The “Scandal” EffectThe Rise of Flawed Black Female Protagonists

On Thursday, April 5, 2012, a quiet revolution was born. Led in by the popular Grey’s Anatomy, Scandal, the little drama that could, premiered at 10 p.m. on ABC. Over seven episodes, the show steadily accrued popularity through word of mouth and social media buzz, propelling Shonda Rhimes’s brainchild to a second season. The critical chatter even reached Beyoncé: She released her surprise self-titled album just after the third season’s explosive finale. She knew her audience was watching Scandal, and capitalized on the show’s ratings momentum.

By playing political fixer Olivia Pope, Kerry Washington became the first African American actress to lead a primetime network drama in nearly 40 years. In 2013, Washington became the first Black actress to be nominated in a lead Emmy category in 18 years. In 2015, Viola Davis became the first to win. That same year, Regina King and Uzo Aduba also collected trophies while Taraji P. Henson, Queen Latifah, Cicely Tyson, Khandi Alexander, Niecy Nash, Angela Bassett, and Mo’Nique all garnered acting nominations and Dee Rees was nominated in both writing and directing categories. In 2017, Tracee Ellis Ross won a Golden Globe for her role in Black-ish while competing against Issa Rae in the same category. Since 2012, a Black female actress has led a new show every year. While not all of the shows have survived, their existence is a testament to the power of Black audiences.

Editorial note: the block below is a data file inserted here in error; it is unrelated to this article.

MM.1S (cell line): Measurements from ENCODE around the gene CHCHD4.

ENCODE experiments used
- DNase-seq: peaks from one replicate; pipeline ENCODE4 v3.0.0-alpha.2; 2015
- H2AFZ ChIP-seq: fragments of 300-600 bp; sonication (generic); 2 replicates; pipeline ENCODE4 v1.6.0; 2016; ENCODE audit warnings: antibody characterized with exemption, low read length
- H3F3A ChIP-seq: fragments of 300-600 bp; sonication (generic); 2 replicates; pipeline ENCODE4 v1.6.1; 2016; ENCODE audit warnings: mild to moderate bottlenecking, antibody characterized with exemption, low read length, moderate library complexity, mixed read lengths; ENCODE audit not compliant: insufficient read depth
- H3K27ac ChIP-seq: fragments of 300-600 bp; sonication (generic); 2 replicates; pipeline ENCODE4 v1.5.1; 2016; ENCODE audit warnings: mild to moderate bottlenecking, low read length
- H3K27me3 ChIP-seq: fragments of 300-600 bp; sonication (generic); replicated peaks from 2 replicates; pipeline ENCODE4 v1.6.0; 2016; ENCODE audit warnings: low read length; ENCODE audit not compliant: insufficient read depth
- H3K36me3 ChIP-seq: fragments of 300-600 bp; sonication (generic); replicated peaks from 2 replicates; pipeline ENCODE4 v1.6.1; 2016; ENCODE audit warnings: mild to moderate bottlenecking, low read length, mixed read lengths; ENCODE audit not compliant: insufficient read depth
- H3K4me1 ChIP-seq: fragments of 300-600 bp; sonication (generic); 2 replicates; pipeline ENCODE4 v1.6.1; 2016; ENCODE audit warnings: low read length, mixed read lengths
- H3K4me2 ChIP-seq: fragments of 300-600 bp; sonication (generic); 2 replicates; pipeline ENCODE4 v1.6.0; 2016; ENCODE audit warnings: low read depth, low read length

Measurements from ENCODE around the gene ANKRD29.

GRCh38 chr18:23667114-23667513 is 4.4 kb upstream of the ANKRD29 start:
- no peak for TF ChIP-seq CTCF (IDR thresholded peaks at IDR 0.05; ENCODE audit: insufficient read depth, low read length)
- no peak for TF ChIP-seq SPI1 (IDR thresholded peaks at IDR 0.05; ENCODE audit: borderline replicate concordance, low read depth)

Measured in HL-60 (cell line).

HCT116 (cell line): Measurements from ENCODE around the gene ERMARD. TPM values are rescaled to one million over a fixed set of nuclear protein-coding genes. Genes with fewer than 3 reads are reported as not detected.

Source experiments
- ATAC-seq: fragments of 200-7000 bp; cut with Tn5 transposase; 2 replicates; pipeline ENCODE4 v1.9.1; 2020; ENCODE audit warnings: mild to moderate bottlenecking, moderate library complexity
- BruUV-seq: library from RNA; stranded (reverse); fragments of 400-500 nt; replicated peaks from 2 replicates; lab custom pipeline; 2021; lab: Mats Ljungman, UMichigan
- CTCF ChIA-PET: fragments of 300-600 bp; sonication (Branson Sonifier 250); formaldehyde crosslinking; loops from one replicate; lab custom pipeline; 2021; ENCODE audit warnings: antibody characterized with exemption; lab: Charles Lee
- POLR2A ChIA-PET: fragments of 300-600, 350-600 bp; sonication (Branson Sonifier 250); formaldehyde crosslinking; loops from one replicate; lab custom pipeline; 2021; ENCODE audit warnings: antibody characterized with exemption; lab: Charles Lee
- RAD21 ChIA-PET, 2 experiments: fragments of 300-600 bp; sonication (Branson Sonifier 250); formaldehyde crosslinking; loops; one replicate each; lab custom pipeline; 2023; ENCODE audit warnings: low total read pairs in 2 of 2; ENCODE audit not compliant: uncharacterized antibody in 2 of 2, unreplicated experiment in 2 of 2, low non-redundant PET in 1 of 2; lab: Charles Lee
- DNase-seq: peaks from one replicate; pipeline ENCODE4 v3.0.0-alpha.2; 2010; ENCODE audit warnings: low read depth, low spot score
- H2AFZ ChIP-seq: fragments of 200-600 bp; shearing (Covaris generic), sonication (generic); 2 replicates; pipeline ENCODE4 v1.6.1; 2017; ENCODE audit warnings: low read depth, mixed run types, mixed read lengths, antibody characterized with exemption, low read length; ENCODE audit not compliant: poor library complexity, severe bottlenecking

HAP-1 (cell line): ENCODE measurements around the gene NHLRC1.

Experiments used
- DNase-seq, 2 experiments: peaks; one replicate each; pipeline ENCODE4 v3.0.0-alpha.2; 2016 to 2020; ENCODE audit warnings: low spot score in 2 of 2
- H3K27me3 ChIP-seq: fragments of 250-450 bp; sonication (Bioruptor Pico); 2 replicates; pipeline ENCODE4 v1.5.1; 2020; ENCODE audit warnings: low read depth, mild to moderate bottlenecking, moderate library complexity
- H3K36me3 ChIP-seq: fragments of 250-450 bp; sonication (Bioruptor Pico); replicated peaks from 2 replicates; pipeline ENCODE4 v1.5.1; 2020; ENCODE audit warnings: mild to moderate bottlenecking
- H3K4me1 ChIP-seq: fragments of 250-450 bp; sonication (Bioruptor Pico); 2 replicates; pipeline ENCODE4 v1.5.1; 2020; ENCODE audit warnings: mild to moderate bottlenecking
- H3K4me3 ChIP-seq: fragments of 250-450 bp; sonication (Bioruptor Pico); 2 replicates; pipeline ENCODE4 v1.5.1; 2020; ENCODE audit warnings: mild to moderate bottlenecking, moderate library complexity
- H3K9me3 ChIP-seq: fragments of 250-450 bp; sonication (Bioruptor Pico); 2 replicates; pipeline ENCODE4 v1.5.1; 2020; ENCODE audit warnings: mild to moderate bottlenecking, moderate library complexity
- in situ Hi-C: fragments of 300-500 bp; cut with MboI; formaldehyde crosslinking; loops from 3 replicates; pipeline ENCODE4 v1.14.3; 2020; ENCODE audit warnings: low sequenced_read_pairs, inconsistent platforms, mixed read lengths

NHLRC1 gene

The strides that were made in representation in that short time frame is a direct result of the Scandal effect—the trend toward diversity that began after the show began dominating Thursday nights. “Though Grey’s Anatomy premiered in spring 2005, and quickly became not only massively popular, but a zeitgeist drama, partly due to its diverse, well-loved cast, it was the success of Scandal that finally convinced executives: Create more scripted shows about and for people of color, you silly fools,” BuzzFeed writer Kate Arthur noted in a 2014 piece. “While it doesn’t work when the show is bad… the payoff can be huge.” Scandal’s influence has also been felt throughout the entertainment industry, affecting everything from the quality of roles for Black women to making networks less hesitant to invest in programming by and for other minority groups. Everyone wants a piece of the Scandal pie, and as the juggernaut takes its final bow to make room for the peak TV content that has sprung up in its wake, it’s clear that desire for more diverse stories has not abated.